San Diego Sprinter Raises Fares to Counter 4% Ridership Drop
The San Diego Sprinter and Coaster serves Oceanside and Escondido. It was
launched with the same high hopes as SMART.
The San Diego Union Tribune reports that:
"The district’s systemwide “farebox recovery ratio” has hovered just above the legal minimum — between 20 and 25 percent — since 2006, according to the district’s financial report for the 2015 budget year. "
The Search for the Holy Rail - Nationwide Train System Disasters
The farebox recovery ratio is the fraction of operating expenses which are
met by the fares paid by passengers. It is computed by dividing the system's
total fare revenue by its total operating expenses.
No one should expect trains to break even - but the fact that this celebrated rail project has such low ridership that fares have to be increased should be a strong warning sign that rail is not the answer. People are not flocking to rail. It is not solving what it promised - to reduce traffic congestion. Per capita driving is actually on the increase in San Diego county despite the investment in rail.
What Impact Has Rail Had?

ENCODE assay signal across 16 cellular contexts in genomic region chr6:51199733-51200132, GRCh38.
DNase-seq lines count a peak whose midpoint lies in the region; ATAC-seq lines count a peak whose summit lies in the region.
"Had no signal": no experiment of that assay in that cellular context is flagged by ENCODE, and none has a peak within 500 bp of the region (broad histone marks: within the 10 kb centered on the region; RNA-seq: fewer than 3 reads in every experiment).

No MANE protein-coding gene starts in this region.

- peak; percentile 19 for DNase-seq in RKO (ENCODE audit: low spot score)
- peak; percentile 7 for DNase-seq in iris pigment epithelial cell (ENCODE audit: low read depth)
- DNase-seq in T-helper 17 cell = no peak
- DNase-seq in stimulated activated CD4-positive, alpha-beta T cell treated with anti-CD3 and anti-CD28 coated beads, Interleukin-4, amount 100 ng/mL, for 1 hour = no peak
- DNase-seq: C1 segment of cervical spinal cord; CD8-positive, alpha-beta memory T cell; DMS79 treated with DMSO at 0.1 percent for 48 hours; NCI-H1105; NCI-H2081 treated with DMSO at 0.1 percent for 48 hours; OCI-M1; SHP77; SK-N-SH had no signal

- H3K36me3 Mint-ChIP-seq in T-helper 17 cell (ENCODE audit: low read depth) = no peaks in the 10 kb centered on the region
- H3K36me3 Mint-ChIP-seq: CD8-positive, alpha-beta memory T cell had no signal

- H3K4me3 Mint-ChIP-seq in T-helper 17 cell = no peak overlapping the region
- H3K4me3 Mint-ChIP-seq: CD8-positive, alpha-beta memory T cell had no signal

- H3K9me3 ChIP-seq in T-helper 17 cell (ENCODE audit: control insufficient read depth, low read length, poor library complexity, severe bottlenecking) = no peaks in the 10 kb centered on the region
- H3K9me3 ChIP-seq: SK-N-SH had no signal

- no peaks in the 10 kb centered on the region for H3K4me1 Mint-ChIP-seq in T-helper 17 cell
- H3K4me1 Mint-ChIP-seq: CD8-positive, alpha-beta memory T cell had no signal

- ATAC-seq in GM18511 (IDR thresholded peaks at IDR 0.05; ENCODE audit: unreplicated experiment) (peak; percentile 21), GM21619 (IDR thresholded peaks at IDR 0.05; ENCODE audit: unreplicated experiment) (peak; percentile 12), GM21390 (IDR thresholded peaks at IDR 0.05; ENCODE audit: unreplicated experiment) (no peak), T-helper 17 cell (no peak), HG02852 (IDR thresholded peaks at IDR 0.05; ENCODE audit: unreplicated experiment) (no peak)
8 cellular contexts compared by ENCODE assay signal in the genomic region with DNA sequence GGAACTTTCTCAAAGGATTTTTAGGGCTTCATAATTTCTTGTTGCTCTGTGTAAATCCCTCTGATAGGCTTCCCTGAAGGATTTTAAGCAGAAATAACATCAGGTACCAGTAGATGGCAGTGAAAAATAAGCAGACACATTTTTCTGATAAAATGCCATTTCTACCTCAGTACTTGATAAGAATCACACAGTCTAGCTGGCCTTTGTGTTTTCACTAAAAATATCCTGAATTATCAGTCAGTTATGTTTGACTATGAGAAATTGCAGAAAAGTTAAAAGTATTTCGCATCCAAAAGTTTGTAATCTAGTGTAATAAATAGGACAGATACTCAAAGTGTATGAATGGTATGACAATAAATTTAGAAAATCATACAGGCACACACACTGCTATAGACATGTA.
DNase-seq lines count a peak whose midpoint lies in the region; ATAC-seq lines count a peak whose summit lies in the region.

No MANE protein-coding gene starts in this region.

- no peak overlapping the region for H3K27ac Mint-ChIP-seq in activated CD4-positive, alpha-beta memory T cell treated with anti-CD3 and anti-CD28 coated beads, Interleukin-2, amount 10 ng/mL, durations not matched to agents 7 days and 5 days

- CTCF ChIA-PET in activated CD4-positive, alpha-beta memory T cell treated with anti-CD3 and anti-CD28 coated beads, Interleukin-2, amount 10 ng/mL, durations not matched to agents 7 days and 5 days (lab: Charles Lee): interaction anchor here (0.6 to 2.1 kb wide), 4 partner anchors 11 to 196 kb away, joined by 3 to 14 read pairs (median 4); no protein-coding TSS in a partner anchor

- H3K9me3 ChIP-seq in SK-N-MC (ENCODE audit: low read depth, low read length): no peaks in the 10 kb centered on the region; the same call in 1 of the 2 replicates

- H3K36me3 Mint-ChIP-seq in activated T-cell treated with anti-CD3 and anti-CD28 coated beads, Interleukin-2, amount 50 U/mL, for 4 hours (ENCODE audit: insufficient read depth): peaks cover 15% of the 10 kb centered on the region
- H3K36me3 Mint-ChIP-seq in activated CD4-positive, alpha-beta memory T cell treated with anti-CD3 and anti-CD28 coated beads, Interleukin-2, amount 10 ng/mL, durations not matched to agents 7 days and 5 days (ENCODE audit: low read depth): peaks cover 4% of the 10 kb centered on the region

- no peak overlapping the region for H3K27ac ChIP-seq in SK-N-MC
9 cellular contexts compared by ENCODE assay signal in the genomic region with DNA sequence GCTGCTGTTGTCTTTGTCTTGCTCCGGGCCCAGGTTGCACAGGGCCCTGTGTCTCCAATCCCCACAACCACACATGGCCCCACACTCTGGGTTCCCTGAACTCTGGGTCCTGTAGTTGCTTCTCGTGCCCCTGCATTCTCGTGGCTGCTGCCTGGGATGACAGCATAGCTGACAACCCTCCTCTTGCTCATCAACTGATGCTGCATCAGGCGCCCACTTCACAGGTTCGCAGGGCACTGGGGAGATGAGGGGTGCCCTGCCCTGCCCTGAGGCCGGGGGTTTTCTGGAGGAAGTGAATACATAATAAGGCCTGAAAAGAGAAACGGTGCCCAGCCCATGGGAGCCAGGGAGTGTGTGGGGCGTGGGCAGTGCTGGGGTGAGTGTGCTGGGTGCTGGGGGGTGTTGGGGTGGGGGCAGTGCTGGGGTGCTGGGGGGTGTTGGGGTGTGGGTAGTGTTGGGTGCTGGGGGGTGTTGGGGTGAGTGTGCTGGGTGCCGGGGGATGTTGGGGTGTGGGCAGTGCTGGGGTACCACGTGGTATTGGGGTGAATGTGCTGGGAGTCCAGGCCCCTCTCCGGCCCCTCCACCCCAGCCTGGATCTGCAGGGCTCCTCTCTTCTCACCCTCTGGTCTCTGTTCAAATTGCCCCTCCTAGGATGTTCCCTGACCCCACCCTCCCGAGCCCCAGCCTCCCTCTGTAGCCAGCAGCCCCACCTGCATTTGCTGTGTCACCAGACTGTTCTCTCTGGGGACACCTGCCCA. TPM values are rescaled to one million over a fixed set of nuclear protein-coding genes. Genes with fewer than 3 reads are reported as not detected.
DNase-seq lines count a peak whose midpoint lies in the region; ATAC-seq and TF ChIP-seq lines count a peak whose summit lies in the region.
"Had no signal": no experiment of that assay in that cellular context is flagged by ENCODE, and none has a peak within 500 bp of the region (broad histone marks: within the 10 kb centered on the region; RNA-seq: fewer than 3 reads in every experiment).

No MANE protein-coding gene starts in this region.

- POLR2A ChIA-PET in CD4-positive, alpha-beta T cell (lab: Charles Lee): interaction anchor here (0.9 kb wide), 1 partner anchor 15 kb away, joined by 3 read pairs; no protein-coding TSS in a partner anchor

The Coaster opened in 1995 and the Sprinter opened in 2008 at a cost, like SMART, of billions. One might expect the impact to have been a shift from driving to transit, but precisely the opposite happened:
Transit Ridership in San Diego County Actually Dropped
|Conversely Commuting Driving Alone Continued to Rise
San Diego Applies the ultimate Ridership Killer - Fare
Faced with the need to survive instead of discouraging transit the train is increasing fares - serving to further diminish ridership. Even during economic growth years of 2014 - 2015 ridership dropped by 4% in a single year. A single ride from Oceanside to the Santa Fe Depot in downtown San Diego would increase to $6.50
What is happening is that trains are being offered as solutions to traffic congestion. But they fail to deliver on this promise, instead, barely surviving and desperately cannibalizing transportation funding and pushing up fares whilst ridership is declining - defeating the very objective they were launched to solve - reduce traffic congestion.
We need to learn lessons emerging here from history and from projects that
are close parallels - be it that they serve much larger population catchments
- to our own train. We need to retain objectivity and data driven policy - and
we need to be very wary of elected officials who have pushed for solutions
that appear near certain to fail.
Who are these elected officials who misled their electorate and ignored the history of rail? Know them before the upcoming local elections.
To others I would ask can we afford to continue to invest in transportation projects that under any scrutiny have no hope of achieving their stated goal of reducing traffic congestion?